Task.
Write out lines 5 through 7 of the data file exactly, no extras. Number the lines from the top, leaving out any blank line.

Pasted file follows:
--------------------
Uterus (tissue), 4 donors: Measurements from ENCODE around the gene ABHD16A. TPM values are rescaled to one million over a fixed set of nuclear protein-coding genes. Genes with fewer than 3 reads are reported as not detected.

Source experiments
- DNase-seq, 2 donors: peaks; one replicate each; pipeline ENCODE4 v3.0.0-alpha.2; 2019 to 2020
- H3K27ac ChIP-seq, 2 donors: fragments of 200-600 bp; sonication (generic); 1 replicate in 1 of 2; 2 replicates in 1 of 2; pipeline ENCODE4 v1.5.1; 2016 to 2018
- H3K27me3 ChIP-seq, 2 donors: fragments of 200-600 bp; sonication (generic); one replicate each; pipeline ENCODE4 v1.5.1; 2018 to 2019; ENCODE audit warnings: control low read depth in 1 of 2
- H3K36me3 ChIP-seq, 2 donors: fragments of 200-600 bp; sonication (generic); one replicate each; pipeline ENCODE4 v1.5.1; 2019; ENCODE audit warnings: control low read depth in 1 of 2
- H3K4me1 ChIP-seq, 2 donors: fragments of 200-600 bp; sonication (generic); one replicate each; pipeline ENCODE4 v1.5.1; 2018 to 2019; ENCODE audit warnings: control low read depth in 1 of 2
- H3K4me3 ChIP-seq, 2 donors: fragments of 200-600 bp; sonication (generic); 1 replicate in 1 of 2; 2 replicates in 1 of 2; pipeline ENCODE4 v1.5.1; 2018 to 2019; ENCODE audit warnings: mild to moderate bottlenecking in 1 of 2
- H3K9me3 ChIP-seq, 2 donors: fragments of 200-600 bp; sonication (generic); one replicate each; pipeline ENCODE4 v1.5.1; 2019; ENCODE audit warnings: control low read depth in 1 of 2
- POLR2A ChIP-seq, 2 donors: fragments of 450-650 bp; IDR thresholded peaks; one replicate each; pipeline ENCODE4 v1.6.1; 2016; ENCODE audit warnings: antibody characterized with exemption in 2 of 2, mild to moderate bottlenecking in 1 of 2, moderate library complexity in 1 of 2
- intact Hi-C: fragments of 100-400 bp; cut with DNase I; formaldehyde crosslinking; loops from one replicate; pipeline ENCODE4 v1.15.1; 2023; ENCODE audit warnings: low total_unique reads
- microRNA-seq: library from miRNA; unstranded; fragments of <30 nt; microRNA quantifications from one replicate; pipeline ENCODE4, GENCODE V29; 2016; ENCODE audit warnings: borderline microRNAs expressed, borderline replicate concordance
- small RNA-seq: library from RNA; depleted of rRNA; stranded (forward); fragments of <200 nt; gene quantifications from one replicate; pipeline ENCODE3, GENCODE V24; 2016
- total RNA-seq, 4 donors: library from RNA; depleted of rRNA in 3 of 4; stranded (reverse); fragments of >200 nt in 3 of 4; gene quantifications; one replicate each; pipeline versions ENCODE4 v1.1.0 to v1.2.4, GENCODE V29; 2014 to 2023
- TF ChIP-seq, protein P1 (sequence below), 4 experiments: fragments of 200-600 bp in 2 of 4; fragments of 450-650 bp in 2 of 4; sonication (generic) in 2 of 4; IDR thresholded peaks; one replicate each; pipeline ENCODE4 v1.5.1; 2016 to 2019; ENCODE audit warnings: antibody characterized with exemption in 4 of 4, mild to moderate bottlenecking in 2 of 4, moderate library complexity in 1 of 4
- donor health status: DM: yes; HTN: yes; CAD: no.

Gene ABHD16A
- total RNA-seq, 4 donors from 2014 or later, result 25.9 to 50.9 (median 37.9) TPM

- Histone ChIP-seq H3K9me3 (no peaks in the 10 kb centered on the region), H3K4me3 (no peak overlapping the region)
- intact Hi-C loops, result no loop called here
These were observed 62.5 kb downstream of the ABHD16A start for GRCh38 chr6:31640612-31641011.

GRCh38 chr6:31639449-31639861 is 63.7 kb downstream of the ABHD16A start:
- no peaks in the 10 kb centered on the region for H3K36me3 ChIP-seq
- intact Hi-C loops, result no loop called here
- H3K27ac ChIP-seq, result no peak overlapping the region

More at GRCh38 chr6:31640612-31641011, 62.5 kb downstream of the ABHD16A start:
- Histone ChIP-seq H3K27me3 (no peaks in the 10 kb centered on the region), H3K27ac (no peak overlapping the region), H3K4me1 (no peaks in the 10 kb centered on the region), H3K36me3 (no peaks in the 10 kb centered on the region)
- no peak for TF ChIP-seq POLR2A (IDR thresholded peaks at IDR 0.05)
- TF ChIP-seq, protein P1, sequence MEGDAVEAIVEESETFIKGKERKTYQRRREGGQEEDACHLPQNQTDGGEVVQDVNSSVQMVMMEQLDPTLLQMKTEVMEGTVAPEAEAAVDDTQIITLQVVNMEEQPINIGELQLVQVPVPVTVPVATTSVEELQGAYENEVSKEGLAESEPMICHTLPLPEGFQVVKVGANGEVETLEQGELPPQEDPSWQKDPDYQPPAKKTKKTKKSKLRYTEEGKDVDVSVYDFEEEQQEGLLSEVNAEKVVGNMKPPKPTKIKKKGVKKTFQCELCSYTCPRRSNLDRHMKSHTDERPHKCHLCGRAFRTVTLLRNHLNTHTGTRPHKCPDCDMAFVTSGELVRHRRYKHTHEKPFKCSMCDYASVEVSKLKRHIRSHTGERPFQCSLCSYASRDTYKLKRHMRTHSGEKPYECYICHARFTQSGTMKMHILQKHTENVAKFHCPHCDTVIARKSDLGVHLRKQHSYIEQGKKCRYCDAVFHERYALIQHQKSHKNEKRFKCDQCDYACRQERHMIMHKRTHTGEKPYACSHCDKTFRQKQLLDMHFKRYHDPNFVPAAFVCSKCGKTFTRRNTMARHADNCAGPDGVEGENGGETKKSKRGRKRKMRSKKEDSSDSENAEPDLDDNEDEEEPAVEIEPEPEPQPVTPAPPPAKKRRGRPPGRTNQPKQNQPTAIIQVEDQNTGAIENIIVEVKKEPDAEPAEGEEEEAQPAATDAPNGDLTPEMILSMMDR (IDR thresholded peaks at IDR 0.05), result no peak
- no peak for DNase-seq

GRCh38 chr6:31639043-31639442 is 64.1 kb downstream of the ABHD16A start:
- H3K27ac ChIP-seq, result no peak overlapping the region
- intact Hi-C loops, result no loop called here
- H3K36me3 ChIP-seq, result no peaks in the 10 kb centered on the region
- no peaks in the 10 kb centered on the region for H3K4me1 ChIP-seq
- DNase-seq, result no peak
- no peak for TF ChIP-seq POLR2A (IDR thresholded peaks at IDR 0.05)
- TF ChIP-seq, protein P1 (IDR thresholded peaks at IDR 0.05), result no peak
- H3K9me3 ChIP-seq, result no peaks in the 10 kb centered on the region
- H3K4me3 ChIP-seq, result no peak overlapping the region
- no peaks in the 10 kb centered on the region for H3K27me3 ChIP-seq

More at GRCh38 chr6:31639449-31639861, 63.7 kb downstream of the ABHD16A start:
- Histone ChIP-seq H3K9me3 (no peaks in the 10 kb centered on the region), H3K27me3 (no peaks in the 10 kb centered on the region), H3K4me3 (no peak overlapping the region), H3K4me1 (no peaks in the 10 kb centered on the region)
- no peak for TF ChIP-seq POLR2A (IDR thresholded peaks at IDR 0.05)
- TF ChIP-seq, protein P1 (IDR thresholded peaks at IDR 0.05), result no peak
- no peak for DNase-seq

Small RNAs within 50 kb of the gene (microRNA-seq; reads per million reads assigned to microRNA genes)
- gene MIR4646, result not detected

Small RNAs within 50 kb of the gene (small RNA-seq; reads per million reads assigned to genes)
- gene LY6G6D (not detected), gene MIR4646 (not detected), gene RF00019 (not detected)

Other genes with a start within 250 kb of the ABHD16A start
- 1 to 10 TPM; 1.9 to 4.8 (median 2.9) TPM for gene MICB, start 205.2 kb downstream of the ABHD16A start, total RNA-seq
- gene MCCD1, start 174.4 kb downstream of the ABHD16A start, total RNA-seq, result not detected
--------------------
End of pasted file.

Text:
- H3K27me3 ChIP-seq, 2 donors: fragments of 200-600 bp; sonication (generic); one replicate each; pipeline ENCODE4 v1.5.1; 2018 to 2019; ENCODE audit warnings: control low read depth in 1 of 2
- H3K36me3 ChIP-seq, 2 donors: fragments of 200-600 bp; sonication (generic); one replicate each; pipeline ENCODE4 v1.5.1; 2019; ENCODE audit warnings: control low read depth in 1 of 2
- H3K4me1 ChIP-seq, 2 donors: fragments of 200-600 bp; sonication (generic); one replicate each; pipeline ENCODE4 v1.5.1; 2018 to 2019; ENCODE audit warnings: control low read depth in 1 of 2